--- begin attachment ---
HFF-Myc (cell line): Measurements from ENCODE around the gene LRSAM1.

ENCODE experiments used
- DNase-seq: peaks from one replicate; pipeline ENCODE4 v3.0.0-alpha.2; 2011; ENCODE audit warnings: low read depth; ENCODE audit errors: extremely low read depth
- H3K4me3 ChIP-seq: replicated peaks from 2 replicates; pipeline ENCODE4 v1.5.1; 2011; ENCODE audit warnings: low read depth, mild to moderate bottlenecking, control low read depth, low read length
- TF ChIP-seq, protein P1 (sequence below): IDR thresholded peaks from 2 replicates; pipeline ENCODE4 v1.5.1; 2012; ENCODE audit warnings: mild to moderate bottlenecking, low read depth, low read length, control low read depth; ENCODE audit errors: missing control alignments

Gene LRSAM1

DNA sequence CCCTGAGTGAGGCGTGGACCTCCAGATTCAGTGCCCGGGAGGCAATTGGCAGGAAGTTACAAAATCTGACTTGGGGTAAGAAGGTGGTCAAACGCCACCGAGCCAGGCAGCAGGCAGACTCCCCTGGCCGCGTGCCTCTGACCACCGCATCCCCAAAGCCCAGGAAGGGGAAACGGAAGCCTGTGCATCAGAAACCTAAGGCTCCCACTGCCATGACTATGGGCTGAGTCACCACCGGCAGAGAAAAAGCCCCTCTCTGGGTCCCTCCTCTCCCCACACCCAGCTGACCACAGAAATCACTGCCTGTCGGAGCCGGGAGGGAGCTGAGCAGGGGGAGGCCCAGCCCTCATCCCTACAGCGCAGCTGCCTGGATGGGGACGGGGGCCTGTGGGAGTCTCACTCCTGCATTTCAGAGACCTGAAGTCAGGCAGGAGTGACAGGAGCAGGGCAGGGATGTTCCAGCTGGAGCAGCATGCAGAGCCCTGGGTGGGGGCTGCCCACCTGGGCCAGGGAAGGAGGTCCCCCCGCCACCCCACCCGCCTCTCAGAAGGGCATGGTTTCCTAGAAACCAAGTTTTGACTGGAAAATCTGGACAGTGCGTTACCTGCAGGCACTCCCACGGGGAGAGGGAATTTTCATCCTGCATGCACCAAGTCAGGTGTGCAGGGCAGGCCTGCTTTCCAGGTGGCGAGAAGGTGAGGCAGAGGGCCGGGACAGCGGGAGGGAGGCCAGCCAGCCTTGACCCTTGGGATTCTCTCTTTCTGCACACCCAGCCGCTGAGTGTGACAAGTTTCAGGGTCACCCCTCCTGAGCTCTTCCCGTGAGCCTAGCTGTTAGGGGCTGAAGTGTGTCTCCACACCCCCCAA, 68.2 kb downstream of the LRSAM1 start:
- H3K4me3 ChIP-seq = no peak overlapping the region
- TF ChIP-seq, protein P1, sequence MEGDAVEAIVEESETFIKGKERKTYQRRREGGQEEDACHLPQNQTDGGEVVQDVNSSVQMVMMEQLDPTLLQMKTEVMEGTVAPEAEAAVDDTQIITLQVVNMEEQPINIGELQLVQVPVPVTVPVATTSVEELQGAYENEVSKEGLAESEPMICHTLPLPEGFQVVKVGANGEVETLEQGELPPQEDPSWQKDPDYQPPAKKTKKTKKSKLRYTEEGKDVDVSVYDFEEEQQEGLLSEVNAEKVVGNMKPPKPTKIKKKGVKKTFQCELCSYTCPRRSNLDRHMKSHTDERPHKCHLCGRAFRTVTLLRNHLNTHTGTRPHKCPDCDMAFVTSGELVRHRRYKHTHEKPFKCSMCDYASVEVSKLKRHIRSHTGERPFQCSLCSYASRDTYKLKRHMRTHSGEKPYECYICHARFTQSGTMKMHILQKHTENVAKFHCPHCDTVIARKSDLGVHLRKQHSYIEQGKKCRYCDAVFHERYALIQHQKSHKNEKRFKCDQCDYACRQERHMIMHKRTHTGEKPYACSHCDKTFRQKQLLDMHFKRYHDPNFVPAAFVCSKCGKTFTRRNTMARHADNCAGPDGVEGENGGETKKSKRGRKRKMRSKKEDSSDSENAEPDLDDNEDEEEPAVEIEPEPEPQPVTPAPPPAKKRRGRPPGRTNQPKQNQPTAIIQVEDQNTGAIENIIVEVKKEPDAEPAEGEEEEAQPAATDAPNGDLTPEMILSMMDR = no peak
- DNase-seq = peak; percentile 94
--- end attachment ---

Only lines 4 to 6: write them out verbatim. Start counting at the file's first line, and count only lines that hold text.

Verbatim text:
- H3K4me3 ChIP-seq: replicated peaks from 2 replicates; pipeline ENCODE4 v1.5.1; 2011; ENCODE audit warnings: low read depth, mild to moderate bottlenecking, control low read depth, low read length
- TF ChIP-seq, protein P1 (sequence below): IDR thresholded peaks from 2 replicates; pipeline ENCODE4 v1.5.1; 2012; ENCODE audit warnings: mild to moderate bottlenecking, low read depth, low read length, control low read depth; ENCODE audit errors: missing control alignments

Gene LRSAM1